Pricing NCDevCon 2012
We released the NCDevCon call for speakers today. This is our public announcement for experts to submit which presentations they would like to perform at NCDevCon. We've been very grateful for all of our past speakers who took their time to produce and perform on the timeliest of topics in web, mobile and ColdFusion development. If you are an expert and want to share your preferred topics with us, please do so at NCDevCon 2012 Speaker Form
Anyhow, one of the first questions we got today was about our price. See, we raised the full ticket price from $60 in 2011 to $200 in 2012. Asking us the reasons why is fair and we'd like to take the time to answer.
If We Build It, Will They Come?
NCDevCon started off as a small, free conference. We just wanted to see if we could get people to come and talk about cool technical stuff to people who wanted to learn cool technical stuff. The first year we had good sponsors and good attendance and the conference was a big success for us. We basically funded this conference out of our own pockets and got reimbursed when sponsors agreed to sponsor the conference. The first year, while we donated lots of time and free labor, we didn't lose money and we didn't make any money.
Will It Work A Second Time?
The second year, we decided to have another free conference. We sold completely out of tickets (250+) and racked up quite a few expenses to prepare for this crowd. Snacks, drinks, lunches, T-shirts all add up to our per attendee expenses. So, on the day of the conference we were very dismayed to find only 50% of the registrants actually showed up. In hindsight, we totally understand. We had limited space, so people registered just to save their spot even though they may not have been 100% committed to go. We respect that, but it did leave us on the hook for a bunch of incurred expenses that had to be paid. If it weren't for the generosity of the caterer, we would have lost $3,000 that year. That may not seem like a lot, but $3,000 is a lot of money to pay out of ones pocket.
Heck, we didn't even get to attend any sessions since we were running the conference. Some of the sponsors grumbled that our attendance was not close to the numbers we told them we'd have, so we promised to fix it.
Ouch, That Hurt. What Shall We Do?
The third year, we knew we not only needed to reduce the no-show ratio, but we needed to find a way to get the conference profitable. Apart from the hard expenses, which we initially fund out of our own pocket, we invest 100s of hours of personal time organizing, scheduling, preparing, creating posters, schedules, contacting sponsors, wrangling speakers, negotiating with hotels and businesses and generally handling the business end of the conference. So to start to get NCDevCon to stand on it's own, we charged $60. We wanted to make a slow and reasonable adjustment to the price, considering our history and our past audiences.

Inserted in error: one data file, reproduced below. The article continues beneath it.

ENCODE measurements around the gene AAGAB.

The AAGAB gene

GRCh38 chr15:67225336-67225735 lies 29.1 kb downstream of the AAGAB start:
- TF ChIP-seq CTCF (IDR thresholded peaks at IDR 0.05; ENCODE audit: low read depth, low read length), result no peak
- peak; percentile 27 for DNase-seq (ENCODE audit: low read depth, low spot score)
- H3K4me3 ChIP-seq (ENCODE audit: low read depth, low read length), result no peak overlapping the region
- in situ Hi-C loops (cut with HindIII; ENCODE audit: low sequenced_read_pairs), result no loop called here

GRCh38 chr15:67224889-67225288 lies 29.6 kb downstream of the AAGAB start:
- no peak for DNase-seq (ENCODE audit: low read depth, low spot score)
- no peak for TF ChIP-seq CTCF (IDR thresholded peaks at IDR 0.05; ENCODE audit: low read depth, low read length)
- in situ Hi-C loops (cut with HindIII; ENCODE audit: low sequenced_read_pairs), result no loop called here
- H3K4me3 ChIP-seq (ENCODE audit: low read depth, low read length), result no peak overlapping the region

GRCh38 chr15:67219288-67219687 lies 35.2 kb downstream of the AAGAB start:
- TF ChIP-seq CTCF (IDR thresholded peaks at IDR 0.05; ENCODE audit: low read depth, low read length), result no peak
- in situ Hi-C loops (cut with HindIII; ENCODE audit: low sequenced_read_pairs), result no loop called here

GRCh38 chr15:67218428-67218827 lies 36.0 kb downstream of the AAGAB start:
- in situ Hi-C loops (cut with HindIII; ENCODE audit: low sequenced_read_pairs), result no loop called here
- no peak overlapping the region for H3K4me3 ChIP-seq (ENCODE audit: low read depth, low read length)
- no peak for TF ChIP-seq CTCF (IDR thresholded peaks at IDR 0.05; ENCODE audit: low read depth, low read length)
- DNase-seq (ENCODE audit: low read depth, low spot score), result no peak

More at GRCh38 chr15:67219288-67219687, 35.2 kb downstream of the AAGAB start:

Our 3rd year was a success and we sold out of tickets. We had a great conference and it was a blast to host all the attendees. Once the conference was over, we ran some numbers and found out our per-attendee expenses are over $60. This means each full price ticket sold, we lost money. For discounted tickets (Student, Hurricane IRENE) we lost even more. We make up that loss from certain sponsorships but still, it's not good business to take losses. We think we run a pretty lean conference as it is, so cutting expenses isn't going to fundamentally affect the outcome.
Now, it's no secret we were able to do the conference for 3 years with such low income because of one of our major sponsors, the NC State College of Textiles. Thanks to the them, we don't have to pay for conference wifi, AV, facilities, Union Charges, Drayage and other typical conference expenses. However, it also means that if NC State were not able to commit resources for NCDevCon, the conference would be dead in the water. Not to mention, Jim, I and the volunteer staff still contribute 100s of hours to make the conference happen. This is time that we take from our jobs, families and other responsibilities and these days, competition for time is getting complicated. In order to keep doing the conference, we needed to move away from a big community service project. We like the vibe we get from being a low cost, no-frills event so we struck a balance.
NCDevCon 2012 Ticket Price is $200
Each year, we go through a topic selection process, looking for the best speakers talking about the best topics. This year, we are going to have a more democratic process. When we finish the NCDevCon Public Call for Speakers, we are going to open a private voting session. All ticket purchasers as of the Call for Speakers close date will get to vote on which topics make it in the final conference. We figure you know best what you want to pay for, and we want you to be a part of the selection process.